A durable power of attorney for health care may be more flexible because your patient advocate can respond to unexpected circumstances, but a living will might be honored without the presence of a third person making the actual decision.

Q: What might a living will say?
A: You could express your wishes in general terms - "Do whatever is necessary for my comfort, but nothing further." Or, "I authorize all measures be taken to prolong my life."
You might instead state whether or not you wish to receive specific medical interventions, such as a respirator, cardiopulmonary resuscitation (CPR), surgery, antibiotic medication, and blood transfusions. You could allow experimental or non-traditional treatment.
Whichever approach you choose, you should express your wishes concerning food and water that is given through tubes.

Q: Is a living will legally binding on health care providers?
A: Michigan has not passed a law that legally binds living wills on health care providers, even though 47 states have statutes that do give living wills legal force. However, based on a Michigan court decision, there is an argument that living wills are indeed binding in the state. No one, though, can provide absolute guarantee that your wishes will be honored.

Q: Is it worth having a living will?
A: Yes, it is. It is especially important to have a living will if you don't have a durable power of attorney for health care. Your wishes cannot be honored if they are not known.

Q: Can I have both a durable power of attorney for health care and a living will?
A: Yes. Your patient advocate can read your living will as an expression of your wishes. The living will might also be valuable if your patient advocate were unavailable when a decision needed to be made.If you have both documents, make sure your wishes expressed in the documents are consistent.

Q: What are the requirements for a living will?
A: There are no formal requirements, since there is no state law regarding it. But it is strongly recommended the document be entitled, "Living Will,” be dated, signed by you, and signed by two witnesses who are not family members.

Do-not-resuscitate declaration

Q: What is a do-not-resuscitate declaration?
A: A do-not-resuscitate declaration (DNR declaration) is a written document in which you express your wish that if your breathing and heartbeat stop, you do not want anyone to attempt to resuscitate you.

Q: For whom might such a document be particularly useful?
A: Someone who might wish to sign a DNR declaration is a hospice patient who is at home to die as peacefully as possible.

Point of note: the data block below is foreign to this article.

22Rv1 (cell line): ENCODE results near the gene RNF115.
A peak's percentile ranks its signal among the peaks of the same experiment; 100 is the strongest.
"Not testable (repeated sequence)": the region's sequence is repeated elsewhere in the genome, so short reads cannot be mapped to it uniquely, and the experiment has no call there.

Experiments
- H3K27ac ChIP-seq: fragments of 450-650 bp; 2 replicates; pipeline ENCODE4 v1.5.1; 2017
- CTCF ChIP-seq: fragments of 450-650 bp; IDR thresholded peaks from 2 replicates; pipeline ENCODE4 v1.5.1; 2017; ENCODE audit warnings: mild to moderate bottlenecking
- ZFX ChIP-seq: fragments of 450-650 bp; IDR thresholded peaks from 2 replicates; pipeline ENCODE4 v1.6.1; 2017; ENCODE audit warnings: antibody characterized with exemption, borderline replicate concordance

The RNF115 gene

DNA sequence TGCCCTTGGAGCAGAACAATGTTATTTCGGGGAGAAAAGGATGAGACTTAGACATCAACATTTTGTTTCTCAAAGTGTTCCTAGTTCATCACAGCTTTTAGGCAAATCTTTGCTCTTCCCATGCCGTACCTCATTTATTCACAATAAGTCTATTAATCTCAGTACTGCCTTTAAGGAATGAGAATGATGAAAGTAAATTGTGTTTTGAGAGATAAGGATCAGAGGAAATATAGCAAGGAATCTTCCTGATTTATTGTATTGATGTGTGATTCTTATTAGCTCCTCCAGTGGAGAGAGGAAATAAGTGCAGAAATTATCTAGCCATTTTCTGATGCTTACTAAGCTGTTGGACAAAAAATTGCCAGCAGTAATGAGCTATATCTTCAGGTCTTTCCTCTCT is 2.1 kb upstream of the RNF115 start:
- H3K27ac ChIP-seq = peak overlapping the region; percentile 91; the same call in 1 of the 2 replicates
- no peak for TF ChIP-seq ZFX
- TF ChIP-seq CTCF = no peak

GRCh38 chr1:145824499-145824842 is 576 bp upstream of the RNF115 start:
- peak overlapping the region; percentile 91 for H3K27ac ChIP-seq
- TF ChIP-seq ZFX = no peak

Q: Must I be terminally ill before signing a DNR declaration?
A: No, you do not have to be. For example: you may be in good health, but still not want to be resuscitated should your heart and lungs fail.

Q: Are such documents legally binding?
A: Yes, they are. A Michigan law provides these documents are valid in settings other than hospitals or nursing homes.

Q: Are there standard forms for a DNR declaration?
A: Yes, there are. One form provides spaces for your doctor to sign, for you to sign, and for two witnesses to sign. There is an alternate form for individuals who have religious beliefs against using doctors.

Q: Can my patient advocate sign the form instead of me?
A: Your patient advocate can sign the form instead of you, as long as he or she has the authority to act.

Q: Is it necessary to have a DNR declaration if I have a durable power of attorney or living will?
A: It might be. A durable power of attorney for health care and a living will only take effect when you are unable to take part in treatment decisions. If you are competent or able to until the moment your heart and breathing stop, these documents will never take effect.

Q: What else can be done to prevent unwanted resuscitation?
A: To prevent unwanted resuscitation, ask your relatives in advance not to call 9-1-1 or the police if your breathing should stop. If you are under the care of a registered nurse, she or he has the authority to pronounce that you are dead.

Q: What about when I am in a nursing home or hospital?
A: This can be different. These facilities can set their own policies about resuscitation. Upon admission to a facility like this or after admission, you should express your wishes on this issue and ask that these wishes be reflected on your medical chart.

General information

Q: In general, what should I do before completing an advance directive?